W.B. Franklin Lock Park – Army Corps of Engineers
We called Jay and Lynn Karsch who have a home in North Fort Myers to see about getting together and they reminded us about an Army Corps of Engineers Park near them with a nice campground. Since we really didn’t care for the Peace River RV park (not so much the park, just the location in the middle of nowhere), we decided to call W.B. Franklin Lock campground to see if they had space and as luck would have it, we were able to get a spot. Not only did we get one of the 38 spots there, but, because one of the campers was leaving earlier than planned, we got the best site in the entire park. The park ranger(Tony) was really nice and held the spot for us while we drove the 70 miles south. Yes, it was out of the way given that we were heading north to Daytona, but it was absolutely worth it for so many reasons.
First, the campground was awesome. We had a large concrete pad on which to park and because the Army corps of engineers built the park alongside of one of the locks on the Caloosahatchie River, the site was actually level. The park is situated on a peninsula right in the middle of the Caloosahatchie River; a beautiful, large river that runs between Lake Ochechobee to the east and the Gulf of Mexico in the West. The lock itself is impressive and we watched several large yachts go through the lock. Our site was on a point so we had water on two sides. The sun set right behind the RV so we made drinks and just watched the sun go down while the birds flew to the west for their nightly roost.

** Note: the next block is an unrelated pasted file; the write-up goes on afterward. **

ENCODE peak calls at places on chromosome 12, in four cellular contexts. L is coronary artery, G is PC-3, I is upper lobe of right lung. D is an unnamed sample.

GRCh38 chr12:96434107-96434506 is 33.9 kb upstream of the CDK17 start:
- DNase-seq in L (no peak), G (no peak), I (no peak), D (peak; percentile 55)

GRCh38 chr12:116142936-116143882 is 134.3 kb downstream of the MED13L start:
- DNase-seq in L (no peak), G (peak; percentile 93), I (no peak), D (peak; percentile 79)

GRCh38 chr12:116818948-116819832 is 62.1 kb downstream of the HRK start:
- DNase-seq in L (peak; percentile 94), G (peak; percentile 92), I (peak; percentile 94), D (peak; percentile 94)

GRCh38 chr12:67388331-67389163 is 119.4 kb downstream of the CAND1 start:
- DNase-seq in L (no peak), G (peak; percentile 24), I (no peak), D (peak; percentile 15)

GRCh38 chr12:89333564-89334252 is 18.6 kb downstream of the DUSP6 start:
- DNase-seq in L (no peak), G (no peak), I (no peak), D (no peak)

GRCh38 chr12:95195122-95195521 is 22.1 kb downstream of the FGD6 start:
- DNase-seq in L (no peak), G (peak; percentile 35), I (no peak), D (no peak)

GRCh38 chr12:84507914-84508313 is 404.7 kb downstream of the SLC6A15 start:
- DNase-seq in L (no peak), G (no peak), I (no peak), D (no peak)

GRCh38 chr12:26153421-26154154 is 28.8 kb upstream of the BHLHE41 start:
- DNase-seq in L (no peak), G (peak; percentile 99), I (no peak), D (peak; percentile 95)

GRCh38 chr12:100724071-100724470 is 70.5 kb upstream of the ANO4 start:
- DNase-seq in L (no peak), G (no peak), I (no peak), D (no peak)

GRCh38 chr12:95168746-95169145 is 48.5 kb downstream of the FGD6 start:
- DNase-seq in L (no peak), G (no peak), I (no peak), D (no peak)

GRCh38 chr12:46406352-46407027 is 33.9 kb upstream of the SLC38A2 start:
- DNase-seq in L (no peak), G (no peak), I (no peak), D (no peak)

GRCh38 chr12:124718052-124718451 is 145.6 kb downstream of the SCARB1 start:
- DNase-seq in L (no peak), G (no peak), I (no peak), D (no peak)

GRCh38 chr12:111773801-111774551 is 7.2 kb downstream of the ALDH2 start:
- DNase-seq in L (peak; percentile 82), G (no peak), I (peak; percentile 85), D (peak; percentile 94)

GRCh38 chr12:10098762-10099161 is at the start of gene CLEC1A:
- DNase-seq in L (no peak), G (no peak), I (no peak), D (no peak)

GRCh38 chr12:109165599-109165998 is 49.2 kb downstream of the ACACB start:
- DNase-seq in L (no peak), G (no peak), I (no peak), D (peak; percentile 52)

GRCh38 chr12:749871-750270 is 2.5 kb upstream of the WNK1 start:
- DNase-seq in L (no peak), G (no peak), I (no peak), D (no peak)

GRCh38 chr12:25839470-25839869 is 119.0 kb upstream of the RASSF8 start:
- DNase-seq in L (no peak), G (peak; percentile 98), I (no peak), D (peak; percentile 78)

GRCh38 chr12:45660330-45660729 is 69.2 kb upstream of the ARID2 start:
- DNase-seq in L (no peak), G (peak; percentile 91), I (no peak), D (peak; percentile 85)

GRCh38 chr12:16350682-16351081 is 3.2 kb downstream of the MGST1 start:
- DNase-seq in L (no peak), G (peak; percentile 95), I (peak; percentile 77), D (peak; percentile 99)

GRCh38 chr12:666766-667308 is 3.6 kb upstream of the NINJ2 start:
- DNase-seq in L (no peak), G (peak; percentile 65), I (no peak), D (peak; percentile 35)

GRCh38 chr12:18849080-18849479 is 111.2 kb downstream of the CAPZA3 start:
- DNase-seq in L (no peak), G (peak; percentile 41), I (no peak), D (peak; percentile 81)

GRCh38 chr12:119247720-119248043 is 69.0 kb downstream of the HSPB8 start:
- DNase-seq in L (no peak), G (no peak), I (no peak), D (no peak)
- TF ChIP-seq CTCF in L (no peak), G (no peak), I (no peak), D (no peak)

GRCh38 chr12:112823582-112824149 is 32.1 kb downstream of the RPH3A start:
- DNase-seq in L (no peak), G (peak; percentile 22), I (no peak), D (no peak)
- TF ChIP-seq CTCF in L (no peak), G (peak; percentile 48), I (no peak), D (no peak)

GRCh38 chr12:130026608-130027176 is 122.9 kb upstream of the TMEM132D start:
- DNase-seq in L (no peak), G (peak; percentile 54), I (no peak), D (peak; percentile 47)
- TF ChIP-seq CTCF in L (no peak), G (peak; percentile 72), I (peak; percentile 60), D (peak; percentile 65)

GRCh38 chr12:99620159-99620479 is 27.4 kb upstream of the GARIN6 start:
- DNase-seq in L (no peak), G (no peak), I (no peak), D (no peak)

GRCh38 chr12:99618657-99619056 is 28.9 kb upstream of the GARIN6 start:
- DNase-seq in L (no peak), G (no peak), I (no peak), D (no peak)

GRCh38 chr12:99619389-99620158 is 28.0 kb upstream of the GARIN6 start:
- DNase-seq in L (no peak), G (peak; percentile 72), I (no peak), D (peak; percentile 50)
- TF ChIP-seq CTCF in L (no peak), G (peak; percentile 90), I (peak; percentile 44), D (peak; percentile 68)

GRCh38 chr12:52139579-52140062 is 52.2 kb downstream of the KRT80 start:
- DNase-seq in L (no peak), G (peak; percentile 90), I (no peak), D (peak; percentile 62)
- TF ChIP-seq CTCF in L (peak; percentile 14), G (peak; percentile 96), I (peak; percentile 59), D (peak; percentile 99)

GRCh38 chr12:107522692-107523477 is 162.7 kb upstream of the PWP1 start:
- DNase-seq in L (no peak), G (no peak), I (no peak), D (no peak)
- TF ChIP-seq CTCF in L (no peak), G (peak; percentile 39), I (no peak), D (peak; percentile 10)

Second, we got to see Lynn and Jay Karsch. We had dinner with them one night and then, met them to go kayaking near Bonita Springs in Cocohatchee River Park. The park had many mangrove islands to explore and the channel led to the Gulf of Mexico and Barefoot Beach, one of the most beautiful beaches in the U.S. apparently. It did look lovely but, we didn’t get to see much of it because after braving the surf and getting into the Gulf, we turned around and went back to the safety of the mangroves because the waves were very high and breaking all around us. We stayed in the channel and avoided the breakers but it was a close call.
Still, the mangroves were filled with a treasure of birds. Sorry, but more bird pictures; probably the best I have taken. Seriously, I had my good 300 mm lens and Nikon camera (as opposed to my waterproof point and shoot) and was able to get the kayak almost close enough to touch the birds that were perched in the trees or flying at kayak level. It was an incredible experience. To my brother- no, I did not get them to pose for me.
I got up today, November 1st, and took the sunrise photos. Absolutely a beautiful spot and we will definitely come back to the Ft. Myers area. There are so many nice places to kayak, hike and bike and out in the country, it seems very rural even though you are near a large metropolitan area. The homes are lovely, though; quite a change from Wauchula.